The Power of Gradualism

Robert Moskowitz
4 min readDec 13, 2021


There are times when making an abrupt change is appropriate: quitting a bad job, closing a failing business, killing a worthless project, terminating an experiment, and so forth.

But in far more instances than we often realize, gradualism is a better strategy than abrupt change. This is particularly true when the change is about starting rather than stopping the behavior in question.

Here are some of the most important reasons you should consider making your next important change of direction — toward or away from a behavior, a venture, a relationship, a goal, or whatever — a gradual one:

You Can Start Small and Build Slowly

The most obvious advantage of gradualism is that you can test or sample the new thing and see how it feels. By holding back from making a 100% commitment, you can start small and build slowly from there.

Think about the way you would touch a stove that might or might not be hot; gradualism here is far better than going all in!

For example, I recently embarked on a “goal” of finding the best example of a certain foodstuff in California. After trying it at several restaurants, I gave up the goal because I didn’t find enough variety or taste to make the search worthwhile.

You’ll be grateful for your gradualism, as I was, if the new thing turns out not to be a good fit for you, or if the timing is not right, or if you’re not doing it very well.

You Can Build Individual Skills

Most new behaviors, ventures, relationships, goals, or whatever require at least a few new skills and abilities for you to be satisfied and successful. Plunging ahead before you’ve developed these attributes puts you at a disadvantage.

By practicing gradualism, you give yourself a chance to develop one new skill or ability at a time. As you improve and expand your portfolio of skills and abilities, you will be able to increase your involvement in the new thing to match and utilize your growing capabilities.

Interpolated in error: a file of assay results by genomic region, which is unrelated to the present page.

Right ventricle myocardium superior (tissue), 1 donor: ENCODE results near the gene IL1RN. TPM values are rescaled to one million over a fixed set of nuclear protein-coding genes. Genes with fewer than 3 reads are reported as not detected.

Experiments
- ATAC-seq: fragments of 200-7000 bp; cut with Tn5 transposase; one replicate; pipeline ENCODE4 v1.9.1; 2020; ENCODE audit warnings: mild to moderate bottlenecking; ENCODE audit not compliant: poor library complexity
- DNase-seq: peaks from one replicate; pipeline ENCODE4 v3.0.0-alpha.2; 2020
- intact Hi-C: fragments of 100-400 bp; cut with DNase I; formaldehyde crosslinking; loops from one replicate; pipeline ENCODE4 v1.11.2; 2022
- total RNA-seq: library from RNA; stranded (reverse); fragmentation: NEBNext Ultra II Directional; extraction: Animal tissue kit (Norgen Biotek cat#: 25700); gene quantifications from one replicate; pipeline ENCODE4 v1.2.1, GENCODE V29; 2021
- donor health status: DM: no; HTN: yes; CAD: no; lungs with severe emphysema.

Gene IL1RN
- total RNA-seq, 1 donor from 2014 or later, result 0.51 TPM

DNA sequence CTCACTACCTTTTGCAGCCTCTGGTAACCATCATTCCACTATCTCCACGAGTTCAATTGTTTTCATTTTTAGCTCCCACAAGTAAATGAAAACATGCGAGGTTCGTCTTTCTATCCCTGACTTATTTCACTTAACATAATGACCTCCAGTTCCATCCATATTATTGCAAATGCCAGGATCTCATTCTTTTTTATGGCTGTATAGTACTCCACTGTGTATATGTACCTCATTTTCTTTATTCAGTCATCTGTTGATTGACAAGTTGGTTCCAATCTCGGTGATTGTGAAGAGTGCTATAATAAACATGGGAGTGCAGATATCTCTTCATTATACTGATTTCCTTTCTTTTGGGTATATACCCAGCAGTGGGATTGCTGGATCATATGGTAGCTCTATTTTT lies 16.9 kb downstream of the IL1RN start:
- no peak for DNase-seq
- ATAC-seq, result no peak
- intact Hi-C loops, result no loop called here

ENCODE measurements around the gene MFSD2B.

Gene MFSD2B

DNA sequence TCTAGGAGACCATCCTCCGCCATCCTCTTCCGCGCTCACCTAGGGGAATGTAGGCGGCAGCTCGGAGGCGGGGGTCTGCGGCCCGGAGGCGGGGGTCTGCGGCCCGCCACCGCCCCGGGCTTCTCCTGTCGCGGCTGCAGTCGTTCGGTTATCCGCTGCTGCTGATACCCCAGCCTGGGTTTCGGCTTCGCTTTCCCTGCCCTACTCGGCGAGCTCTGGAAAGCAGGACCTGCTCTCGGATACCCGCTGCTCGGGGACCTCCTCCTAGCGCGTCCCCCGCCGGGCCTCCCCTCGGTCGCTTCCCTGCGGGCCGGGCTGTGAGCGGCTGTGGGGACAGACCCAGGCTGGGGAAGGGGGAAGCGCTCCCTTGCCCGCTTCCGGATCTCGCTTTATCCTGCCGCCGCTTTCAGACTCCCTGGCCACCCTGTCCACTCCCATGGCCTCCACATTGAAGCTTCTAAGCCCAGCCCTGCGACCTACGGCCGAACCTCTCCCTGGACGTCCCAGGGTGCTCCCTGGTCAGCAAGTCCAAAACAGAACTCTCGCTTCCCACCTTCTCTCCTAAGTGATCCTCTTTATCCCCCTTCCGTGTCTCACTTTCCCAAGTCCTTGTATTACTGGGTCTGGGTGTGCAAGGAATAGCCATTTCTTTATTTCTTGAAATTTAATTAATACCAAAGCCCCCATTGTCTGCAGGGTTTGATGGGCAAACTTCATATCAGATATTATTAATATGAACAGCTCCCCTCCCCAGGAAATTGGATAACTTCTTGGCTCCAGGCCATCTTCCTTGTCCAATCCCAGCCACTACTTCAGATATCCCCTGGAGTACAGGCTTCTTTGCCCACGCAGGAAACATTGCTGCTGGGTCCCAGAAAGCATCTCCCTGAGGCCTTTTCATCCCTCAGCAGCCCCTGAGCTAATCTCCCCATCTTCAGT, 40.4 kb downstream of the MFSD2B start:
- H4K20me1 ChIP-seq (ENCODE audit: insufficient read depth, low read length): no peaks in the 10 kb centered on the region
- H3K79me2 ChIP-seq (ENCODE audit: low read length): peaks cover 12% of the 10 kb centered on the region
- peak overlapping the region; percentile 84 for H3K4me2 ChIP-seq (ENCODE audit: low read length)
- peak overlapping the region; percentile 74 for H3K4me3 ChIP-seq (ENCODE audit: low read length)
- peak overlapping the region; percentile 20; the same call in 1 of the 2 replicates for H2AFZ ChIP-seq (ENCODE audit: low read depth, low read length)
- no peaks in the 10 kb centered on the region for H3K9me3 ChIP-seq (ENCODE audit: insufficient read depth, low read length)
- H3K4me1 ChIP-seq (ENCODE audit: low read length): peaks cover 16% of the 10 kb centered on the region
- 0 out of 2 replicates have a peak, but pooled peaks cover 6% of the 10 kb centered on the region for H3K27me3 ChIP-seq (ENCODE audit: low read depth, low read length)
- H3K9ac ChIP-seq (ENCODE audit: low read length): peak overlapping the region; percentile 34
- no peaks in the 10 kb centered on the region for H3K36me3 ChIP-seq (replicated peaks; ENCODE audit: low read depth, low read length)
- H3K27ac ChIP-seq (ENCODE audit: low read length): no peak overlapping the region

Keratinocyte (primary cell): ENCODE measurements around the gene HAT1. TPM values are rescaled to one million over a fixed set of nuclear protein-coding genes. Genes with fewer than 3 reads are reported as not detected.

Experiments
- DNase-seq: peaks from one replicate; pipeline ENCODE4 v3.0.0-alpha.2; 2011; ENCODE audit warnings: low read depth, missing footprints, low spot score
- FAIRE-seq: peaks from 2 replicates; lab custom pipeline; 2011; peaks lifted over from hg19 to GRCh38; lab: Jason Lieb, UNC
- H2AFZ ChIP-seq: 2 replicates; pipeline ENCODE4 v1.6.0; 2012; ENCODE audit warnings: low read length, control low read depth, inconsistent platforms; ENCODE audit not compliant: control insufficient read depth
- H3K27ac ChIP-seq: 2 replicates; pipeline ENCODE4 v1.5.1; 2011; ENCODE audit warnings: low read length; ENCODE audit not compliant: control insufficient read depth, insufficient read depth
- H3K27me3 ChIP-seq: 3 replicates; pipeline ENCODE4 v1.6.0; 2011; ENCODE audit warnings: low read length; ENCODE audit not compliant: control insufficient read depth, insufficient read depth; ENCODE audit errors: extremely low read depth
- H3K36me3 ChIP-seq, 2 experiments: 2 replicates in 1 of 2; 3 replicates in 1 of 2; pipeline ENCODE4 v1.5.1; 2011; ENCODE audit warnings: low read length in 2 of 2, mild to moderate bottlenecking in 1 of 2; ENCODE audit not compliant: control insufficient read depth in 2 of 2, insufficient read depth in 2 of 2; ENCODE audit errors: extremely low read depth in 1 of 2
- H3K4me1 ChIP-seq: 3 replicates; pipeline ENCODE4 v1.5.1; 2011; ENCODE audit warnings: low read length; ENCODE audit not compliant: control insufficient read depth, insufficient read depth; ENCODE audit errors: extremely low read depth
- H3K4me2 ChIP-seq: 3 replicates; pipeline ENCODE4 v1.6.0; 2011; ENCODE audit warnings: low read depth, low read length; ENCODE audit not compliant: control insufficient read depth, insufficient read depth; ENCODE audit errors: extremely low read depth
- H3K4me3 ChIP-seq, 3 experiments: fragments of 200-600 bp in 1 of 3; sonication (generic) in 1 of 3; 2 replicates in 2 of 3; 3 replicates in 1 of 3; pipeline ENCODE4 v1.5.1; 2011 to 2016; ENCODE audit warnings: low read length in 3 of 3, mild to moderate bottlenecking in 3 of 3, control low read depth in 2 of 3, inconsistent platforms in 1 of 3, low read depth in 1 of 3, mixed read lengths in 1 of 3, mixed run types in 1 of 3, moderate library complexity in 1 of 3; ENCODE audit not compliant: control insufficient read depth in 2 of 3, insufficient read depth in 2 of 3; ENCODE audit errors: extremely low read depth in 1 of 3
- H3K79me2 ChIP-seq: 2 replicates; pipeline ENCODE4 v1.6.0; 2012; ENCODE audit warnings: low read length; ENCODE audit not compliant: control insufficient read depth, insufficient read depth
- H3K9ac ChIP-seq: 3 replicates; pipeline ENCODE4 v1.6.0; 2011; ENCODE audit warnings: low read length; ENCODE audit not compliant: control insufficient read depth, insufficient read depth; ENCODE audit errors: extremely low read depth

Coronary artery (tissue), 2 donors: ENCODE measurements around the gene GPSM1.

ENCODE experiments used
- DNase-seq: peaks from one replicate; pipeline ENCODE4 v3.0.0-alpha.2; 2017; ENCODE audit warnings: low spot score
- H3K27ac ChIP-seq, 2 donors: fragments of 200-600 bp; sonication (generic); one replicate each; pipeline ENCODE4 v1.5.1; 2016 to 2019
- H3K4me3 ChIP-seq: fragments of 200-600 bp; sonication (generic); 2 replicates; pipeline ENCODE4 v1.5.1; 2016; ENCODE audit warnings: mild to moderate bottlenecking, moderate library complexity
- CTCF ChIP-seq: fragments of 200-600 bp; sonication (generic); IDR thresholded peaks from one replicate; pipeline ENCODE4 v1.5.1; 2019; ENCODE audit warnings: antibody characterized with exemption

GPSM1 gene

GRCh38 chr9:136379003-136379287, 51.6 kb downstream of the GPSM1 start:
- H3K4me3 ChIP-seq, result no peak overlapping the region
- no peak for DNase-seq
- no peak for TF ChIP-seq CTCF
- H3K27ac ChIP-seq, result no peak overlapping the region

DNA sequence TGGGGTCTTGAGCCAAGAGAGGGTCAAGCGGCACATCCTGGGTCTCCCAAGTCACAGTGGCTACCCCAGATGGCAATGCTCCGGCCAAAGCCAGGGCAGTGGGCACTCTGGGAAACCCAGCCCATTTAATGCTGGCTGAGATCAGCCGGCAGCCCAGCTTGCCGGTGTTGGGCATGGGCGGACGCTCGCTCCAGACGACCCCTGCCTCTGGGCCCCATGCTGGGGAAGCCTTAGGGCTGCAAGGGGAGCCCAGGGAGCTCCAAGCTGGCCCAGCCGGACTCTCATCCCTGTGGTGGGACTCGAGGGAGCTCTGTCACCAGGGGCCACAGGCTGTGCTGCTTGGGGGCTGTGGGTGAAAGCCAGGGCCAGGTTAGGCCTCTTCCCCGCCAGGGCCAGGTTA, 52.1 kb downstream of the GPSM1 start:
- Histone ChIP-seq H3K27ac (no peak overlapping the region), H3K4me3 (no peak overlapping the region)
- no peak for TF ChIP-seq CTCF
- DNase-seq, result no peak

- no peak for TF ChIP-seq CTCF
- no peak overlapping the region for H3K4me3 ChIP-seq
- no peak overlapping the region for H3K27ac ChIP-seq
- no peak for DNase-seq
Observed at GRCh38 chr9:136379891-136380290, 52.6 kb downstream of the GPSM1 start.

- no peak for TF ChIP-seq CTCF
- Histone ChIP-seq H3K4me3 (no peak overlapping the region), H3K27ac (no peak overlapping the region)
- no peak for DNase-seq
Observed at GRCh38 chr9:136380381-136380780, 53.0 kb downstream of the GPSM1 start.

Learn the Ropes

Transitioning to a new thing, such as moving from one career or industry or life trajectory to another, usually involves “learning the ropes”: how people operate in this area, what’s important and what’s not, what tools you need to master, and so forth.

There’s little or no way to learn all this well enough from the outside, or theoretically. So if you make an abrupt transition into this new behavior, venture, relationship, goal, or whatever, you necessarily will find yourself ill-equipped for success.

Gradualism allows you to explore this new thing at your own pace, and facilitates taking bolder steps if, as, and when you feel ready.

Manage Your Risks

Risk is an unavoidable element of your work and your life. But in whatever new behavior, venture, relationship, goal, or whatever you’re considering, you’re not a good judge of either the level of risk associated with any step you might take, or the penalty you’ll pay if your effort doesn’t pan out.

When you step in gradually, however, you can take more time to assess the risks you’ll encounter. You can watch and learn from others who are more advanced than you are. You can also form a better sense of the potential downsides awaiting you.

Retain a Parachute

Perhaps the most important advantage of gradualism is that it leaves you with a parachute or an escape route, should you decide you want or need one. Because you’re only part-way committed to the new behavior, venture, relationship, goal, or whatever, you can easily drop it or back away from it.

Knowing you have other options available tends to help you feel more confident about whatever new thing you’re trying. It also gives you more than one attempt, which allows you to test various approaches or strategies to see how well each one works.

Gradualism is not always the best strategy for new behaviors, ventures, relationships, goals, or whatever. But you should consider it when an all or nothing approach feels like it might be too difficult or dangerous.

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Robert Moskowitz

Robert Moskowitz is a successful, award-winning writer and consultant, and the author of “How to Organize Your Work and Your Life.”